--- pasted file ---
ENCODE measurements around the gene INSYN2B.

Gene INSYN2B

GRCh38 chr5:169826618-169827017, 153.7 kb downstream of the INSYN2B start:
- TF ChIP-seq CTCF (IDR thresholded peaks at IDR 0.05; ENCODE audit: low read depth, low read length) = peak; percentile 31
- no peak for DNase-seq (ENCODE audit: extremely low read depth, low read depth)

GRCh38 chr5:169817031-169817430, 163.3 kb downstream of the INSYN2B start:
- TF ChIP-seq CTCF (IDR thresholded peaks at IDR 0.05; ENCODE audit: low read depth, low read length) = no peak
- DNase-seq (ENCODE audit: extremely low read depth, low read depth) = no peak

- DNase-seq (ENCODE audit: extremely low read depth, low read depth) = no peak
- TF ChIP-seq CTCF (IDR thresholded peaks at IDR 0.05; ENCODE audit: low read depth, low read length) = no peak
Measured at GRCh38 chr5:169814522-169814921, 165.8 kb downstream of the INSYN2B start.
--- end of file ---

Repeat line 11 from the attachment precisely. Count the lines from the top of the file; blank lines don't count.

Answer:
Measured at GRCh38 chr5:169814522-169814921, 165.8 kb downstream of the INSYN2B start.